To start off the meeting County Attorney Al Hadeed explained how the hearing would be handled and summarized  Coffey’s report. Coffey found CI’s bid to be to be  “not legitimate” and “non-responsive,” in Hadeed’s words—citing the administrator’s report–because it “transgressed” the rules about not lobbying, among other issues. That alone would have disqualified the bid protest from being considered, Hadeed said, but Coffey addressed it anyway.

There was no written contract with Motorola after the commission opted to go ahead with the protest proceedings, even though other processes continued toward a contract with Motorola.

CI claimed that the bid process contained “several violations, inaccuracies, and failure to conform to the very specifications the County laid out in the RFP.” The company raised four objections, such as a claim of bias in favor of Motorola and a sunshine law violation by the county, when it did not publicly advertise a gathering of five members of the evaluation committee during a testing phase of the proposals. And it rejected the county’s claim that CI had been unresponsive.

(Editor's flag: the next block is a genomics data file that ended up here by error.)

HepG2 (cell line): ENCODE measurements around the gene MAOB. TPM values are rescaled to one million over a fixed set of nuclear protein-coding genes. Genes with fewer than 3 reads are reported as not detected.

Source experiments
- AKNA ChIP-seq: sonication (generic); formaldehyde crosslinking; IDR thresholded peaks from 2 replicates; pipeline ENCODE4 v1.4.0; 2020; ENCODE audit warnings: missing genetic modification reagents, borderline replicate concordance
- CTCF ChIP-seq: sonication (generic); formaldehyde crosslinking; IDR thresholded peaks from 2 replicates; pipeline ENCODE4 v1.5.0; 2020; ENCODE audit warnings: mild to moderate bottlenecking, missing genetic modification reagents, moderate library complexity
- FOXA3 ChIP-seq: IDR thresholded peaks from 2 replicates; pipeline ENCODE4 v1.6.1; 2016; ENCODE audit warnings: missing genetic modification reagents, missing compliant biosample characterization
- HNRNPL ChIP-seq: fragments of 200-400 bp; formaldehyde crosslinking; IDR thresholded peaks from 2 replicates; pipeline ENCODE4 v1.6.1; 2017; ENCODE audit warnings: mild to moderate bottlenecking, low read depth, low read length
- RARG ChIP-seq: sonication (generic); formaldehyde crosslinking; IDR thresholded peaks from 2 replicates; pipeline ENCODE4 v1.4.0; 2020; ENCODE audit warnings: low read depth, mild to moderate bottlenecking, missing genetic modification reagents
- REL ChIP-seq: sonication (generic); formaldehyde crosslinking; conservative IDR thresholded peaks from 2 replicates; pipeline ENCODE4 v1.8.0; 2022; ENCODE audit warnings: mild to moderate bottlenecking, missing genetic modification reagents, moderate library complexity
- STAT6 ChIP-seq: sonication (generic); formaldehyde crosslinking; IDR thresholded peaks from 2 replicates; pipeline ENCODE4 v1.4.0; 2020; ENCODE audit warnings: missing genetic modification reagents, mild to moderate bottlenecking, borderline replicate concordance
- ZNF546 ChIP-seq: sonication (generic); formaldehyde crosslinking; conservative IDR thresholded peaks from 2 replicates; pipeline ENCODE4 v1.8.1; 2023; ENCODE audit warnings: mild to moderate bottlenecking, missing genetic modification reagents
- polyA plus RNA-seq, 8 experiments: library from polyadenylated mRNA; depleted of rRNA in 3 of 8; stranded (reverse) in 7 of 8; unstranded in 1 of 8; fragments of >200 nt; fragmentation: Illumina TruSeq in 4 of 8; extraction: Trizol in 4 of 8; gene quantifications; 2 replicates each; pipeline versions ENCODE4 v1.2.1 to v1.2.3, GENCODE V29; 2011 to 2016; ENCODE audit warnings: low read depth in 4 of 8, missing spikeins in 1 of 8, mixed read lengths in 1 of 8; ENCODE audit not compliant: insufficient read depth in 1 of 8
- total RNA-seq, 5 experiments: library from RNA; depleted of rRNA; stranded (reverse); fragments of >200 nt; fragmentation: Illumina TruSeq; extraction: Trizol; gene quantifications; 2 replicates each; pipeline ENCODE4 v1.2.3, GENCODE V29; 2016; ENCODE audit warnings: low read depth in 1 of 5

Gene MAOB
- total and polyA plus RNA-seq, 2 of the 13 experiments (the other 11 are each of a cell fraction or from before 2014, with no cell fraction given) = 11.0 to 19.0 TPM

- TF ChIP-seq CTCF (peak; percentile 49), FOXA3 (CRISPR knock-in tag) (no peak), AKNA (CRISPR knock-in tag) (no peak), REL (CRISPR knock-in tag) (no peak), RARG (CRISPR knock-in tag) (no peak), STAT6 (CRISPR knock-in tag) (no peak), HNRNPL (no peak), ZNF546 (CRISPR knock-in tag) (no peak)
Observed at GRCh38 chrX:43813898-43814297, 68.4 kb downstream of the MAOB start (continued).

“I would respectfully submit, this is a non-issue,” Chris Carmody of the Gray Robinson law firm, which was representing Communications International, told commissioners this morning. “I don’t mean to be disrespectful to anyone, I just mean it very plainly. Under your rules, your policy, this actual RFP response is clear. We submitted everything. Your staff obviously didn’t see a concern until this became a protest issue.”

Coffey countered  that he found no “intentional bias” in favor of Motorola. “I find that CI through its arguments is seeking to raise any concern regardless of merit in order to be awarded the bid on a technicality and it appears it is attempting to cloud or confuse the details of an RFP process to otherwise convert it into a bid process in CI’s favor solely based on cost,” Coffey wrote.

As to the alleged sunshine violation, Coffey concluded that during field-testing phase referred to in CI’s claim, “members of the RFP review/recommending committee did not communicate, deliberate, and for all practical purposes simply observed.” (Had the committee members communicated during that observation period, they would have been in violation of the Sunshine law. But their presence at an un-announced gathering was unusual, and communication is not strictly verbal.) “Any inadvertent gestures and visceral reactions to the observation of the tests or utterances about the obvious results of a test cannot be confused with communication in the context of an RFP recommendation discussion or deliberation or that of sunshine violation. The results of the field tests were brought forth and properly debated at a future publically noticed and recorded meeting with both RFP proposers present.”